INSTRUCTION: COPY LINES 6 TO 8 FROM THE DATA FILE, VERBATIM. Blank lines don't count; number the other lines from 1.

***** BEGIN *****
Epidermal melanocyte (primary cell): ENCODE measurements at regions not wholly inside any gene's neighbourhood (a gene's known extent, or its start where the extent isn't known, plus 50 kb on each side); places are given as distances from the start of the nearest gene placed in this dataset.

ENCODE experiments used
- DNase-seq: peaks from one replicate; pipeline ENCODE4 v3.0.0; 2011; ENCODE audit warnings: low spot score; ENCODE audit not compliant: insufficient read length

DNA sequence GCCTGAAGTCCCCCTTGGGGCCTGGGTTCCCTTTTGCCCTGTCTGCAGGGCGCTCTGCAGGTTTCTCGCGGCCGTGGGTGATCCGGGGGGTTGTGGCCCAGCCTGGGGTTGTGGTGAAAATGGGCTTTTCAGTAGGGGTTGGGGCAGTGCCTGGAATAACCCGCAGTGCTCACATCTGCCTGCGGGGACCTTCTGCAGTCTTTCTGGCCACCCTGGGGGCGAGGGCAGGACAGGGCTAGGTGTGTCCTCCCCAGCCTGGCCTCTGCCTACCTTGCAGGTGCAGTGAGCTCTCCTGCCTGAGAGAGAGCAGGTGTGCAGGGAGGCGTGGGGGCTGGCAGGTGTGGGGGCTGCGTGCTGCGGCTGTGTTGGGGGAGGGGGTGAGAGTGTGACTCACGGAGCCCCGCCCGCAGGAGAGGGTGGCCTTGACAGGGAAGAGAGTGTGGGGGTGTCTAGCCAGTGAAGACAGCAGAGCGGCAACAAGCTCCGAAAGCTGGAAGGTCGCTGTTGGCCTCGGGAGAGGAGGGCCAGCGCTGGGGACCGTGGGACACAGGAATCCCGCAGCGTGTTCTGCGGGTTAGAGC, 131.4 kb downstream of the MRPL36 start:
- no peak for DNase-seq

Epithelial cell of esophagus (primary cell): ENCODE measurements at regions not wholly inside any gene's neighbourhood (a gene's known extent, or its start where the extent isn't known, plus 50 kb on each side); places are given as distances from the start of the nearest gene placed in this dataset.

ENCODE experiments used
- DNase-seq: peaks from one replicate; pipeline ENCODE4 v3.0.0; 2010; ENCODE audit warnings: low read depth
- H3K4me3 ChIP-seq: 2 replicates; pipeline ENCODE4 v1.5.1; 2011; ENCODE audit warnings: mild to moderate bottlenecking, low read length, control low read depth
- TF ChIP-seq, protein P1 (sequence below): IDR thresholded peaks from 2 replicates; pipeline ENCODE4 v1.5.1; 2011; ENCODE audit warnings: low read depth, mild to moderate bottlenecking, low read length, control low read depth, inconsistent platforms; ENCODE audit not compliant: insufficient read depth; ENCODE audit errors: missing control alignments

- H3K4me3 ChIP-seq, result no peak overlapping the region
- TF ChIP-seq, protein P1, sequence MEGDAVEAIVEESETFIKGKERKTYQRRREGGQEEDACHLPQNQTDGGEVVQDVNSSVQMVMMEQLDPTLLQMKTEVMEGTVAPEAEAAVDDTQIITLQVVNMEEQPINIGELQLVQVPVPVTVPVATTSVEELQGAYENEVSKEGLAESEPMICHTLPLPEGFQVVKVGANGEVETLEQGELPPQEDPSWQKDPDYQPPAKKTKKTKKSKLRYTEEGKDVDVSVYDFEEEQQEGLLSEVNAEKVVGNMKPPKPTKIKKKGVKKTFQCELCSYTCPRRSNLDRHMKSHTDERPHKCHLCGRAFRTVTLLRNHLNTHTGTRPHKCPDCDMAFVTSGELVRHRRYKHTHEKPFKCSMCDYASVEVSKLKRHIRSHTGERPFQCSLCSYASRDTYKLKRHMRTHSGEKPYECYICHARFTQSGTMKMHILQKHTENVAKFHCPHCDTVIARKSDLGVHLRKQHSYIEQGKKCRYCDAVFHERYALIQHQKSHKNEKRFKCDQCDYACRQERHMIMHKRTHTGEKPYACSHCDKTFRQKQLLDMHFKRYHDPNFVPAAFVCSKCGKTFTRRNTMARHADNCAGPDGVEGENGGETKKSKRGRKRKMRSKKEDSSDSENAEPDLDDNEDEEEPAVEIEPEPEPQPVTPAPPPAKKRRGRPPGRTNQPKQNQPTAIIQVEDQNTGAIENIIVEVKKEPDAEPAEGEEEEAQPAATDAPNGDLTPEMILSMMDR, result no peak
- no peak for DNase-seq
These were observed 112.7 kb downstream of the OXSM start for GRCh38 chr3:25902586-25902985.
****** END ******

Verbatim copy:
Epithelial cell of esophagus (primary cell): ENCODE measurements at regions not wholly inside any gene's neighbourhood (a gene's known extent, or its start where the extent isn't known, plus 50 kb on each side); places are given as distances from the start of the nearest gene placed in this dataset.

ENCODE experiments used
- DNase-seq: peaks from one replicate; pipeline ENCODE4 v3.0.0; 2010; ENCODE audit warnings: low read depth